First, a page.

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Friday, July 22, 2011

My First Book...Experience: A Love Story











           My parents' library was small when I was small.   There were three books that I recall seeing around our house in my early childhood--a large Holy Bible, a blue backed Webster's Dictionary, and W.C. Fields: His Follies and Fortunes by Robert Lewis Taylor.  Sure, I had many of the Little Golden Books such as Little Black SamboThe Gingerbread Man, and The Little Engine That Could and I dearly loved those books.  However, the books that I was most interested in were the three books in my parents' library.


          W.C. Fields: His Follies and Fortunes was the book to which I was most frequently drawn.  Actually, no pun intended, I had drawn inside the book.  Inside on the front and back endsheets that create the pastedowns and flyleafs, I had scrawled what appeared to be crude boxy human-like figures.  I don't remember creating this artwork and I don't know how my father reacted to it.  I must have been very young since I have no memory of the event, but I must have been old enough to have had some measure of artistic perception.  All I know is that the drawings where there and they were the first things I would look at whenever I was looking at the book.

         Of course there was more to the book.  Before I could read, I would enjoy looking at the pages of photographs that were in the center of the book.  The black and white photos showed Fields in his vaudeville days, with his family and friends, and on the movie sets.  There were also publicity photos from some of his films.   Later, as I learned to read I would sometimes peruse the text.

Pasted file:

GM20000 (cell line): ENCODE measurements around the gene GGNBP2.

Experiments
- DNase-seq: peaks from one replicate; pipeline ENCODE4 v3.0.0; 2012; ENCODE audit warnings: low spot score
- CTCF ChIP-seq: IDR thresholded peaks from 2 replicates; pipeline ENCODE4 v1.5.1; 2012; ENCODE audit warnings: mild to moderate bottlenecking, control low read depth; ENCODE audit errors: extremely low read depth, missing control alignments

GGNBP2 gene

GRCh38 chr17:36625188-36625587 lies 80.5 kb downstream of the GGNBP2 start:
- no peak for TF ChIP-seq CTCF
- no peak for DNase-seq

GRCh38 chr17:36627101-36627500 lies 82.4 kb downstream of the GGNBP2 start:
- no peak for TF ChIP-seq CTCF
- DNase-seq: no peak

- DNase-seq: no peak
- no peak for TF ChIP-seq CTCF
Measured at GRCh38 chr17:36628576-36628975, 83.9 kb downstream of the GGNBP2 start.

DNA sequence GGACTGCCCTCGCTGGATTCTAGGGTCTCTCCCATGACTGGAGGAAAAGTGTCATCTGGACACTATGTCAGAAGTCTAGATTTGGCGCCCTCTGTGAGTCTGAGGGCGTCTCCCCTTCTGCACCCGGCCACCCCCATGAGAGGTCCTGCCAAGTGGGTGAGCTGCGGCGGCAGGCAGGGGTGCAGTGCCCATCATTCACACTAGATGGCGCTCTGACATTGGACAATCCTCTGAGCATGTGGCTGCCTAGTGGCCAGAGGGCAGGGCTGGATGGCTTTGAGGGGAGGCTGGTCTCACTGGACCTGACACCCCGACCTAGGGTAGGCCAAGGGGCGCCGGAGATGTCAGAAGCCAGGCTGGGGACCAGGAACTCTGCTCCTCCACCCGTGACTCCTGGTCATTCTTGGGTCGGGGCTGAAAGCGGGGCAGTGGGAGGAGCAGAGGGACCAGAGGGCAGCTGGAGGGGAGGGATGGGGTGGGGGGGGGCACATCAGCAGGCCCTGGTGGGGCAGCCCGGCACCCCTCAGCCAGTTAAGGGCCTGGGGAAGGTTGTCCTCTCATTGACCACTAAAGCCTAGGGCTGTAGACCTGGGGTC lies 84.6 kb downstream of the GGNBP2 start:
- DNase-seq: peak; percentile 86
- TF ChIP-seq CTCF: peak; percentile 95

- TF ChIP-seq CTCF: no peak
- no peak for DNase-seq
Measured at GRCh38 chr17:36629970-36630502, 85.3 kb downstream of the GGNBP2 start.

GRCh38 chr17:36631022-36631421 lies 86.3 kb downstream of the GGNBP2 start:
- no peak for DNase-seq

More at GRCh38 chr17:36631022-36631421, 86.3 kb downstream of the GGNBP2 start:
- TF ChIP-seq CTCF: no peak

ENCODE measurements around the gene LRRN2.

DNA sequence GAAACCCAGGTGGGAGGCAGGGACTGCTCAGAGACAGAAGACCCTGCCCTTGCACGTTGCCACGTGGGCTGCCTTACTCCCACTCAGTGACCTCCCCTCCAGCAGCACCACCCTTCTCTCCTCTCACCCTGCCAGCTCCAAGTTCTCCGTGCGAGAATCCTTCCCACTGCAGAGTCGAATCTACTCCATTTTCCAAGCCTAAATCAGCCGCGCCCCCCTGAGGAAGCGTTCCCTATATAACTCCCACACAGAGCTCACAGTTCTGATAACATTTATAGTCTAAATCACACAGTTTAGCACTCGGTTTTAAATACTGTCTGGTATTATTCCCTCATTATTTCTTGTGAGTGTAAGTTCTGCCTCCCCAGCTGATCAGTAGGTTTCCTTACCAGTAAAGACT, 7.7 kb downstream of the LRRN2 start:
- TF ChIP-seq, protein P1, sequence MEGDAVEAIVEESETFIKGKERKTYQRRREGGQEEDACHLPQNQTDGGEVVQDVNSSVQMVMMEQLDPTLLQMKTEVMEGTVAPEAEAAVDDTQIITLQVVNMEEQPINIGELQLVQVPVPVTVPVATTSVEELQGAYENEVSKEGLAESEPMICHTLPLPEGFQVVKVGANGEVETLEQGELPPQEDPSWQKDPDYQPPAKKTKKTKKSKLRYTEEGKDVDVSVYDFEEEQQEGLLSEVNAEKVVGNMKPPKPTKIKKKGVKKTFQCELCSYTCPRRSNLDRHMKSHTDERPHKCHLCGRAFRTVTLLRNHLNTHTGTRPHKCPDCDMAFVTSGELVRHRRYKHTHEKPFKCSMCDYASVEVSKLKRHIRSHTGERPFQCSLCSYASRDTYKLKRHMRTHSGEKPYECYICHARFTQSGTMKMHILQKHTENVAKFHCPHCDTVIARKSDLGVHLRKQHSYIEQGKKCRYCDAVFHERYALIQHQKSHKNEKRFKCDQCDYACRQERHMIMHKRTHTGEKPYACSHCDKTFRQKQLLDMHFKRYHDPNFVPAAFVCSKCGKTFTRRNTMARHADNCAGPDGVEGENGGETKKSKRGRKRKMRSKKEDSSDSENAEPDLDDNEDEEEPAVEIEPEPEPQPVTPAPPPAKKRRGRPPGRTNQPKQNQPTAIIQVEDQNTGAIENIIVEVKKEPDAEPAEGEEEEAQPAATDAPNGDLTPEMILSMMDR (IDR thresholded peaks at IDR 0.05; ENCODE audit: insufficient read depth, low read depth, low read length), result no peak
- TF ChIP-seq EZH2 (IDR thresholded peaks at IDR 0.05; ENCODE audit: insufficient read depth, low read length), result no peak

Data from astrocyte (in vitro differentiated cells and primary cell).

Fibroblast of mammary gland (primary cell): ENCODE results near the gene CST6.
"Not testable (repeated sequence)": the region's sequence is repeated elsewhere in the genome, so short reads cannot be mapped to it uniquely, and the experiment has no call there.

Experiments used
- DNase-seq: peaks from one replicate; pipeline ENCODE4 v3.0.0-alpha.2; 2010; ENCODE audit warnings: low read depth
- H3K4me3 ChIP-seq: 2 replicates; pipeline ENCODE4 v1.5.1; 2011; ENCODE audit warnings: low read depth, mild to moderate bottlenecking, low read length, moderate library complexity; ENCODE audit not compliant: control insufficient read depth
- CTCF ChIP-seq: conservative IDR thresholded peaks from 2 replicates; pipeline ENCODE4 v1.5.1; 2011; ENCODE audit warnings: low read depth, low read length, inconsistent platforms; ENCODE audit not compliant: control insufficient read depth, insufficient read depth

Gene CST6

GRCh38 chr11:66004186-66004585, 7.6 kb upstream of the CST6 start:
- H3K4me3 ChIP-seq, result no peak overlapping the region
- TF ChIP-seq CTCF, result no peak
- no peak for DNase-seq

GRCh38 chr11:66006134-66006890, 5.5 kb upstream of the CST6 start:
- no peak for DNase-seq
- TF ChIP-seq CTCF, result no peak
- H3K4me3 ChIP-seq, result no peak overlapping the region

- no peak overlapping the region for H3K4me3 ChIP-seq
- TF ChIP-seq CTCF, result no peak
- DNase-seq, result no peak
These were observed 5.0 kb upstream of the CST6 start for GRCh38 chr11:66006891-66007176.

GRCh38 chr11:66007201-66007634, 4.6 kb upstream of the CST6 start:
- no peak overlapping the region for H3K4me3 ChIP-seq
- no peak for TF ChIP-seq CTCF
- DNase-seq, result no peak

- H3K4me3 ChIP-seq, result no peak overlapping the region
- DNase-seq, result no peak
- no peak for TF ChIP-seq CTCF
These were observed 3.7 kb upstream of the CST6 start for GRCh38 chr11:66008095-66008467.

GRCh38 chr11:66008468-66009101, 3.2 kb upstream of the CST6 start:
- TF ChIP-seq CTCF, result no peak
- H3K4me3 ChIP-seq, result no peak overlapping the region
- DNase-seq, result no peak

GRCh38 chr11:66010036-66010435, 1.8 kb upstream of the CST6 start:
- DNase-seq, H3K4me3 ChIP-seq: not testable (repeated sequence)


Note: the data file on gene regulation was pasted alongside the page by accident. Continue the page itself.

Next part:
Eventually, when I was probably in fourth grade or so, I read the entire book.  I enjoyed reading about the life of this famous juggler and movie star.   In the ensuing years I would reread this book several times.  Whenever I took the book off the shelf and opened it, I would first turn to the strange drawings on the inside covers.  They were now much like looking at cave drawings left by some long gone prehistoric human.  Who was this child who made these peculiar drawings and what did they represent?  

        I continued to see the book on the bookshelf at my parents' house into my adult years.  It was now joined by many other books.  One had to look carefully to find the faded worn red spine with the title now barely readable.   Eventually the book was moved to a different shelf, or perhaps packed away in a box that may be in the attic of the house where my mother has lived for the past forty five years.  My father, who was the one who bought the book sometime shortly after it had been released in 1949, died over twenty years ago.

        My mother doesn't recall the story of me drawing in the book.  She only vaguely remembers the book and has no idea what happened to it.  She is pretty sure it is still somewhere in her house.  One day, when I am there and have some time, maybe I can go look at the books in the attic and see if the book is there.  Or maybe it is packed away in a closet.  Then again, maybe it's still on the shelf, so faded, so accustomed to being in that place that we no longer notice it.  Sometimes things we have grown to love also become the things we take most for granted and forget about being right there where they have always been.








39 comments:

  1. Nice post, Lee. Enjoyed reading it.

    mood

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  2. I bet that would be an interesting book to see today.

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  3. I'm the same way with an old book -- but it's Charlotte's Web, which I still have. I hope you can find it!~

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  4. This was wonderful to read Lee,

    Have a lovely week-end.

    Yvonne.

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  5. hello arlee, i enjoyed this post, especially the ending.

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  6. I am NOT surprised that, first of all, this book was in your parents' home. Secondly, I am not surprised that you wanted to read it. Wonderful! Aww, WC Fields. I miss the oldtime performers. Maybe that's why most of my favorite films are B&W.

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  7. Sure hope you find it!
    www.rebeccabany.com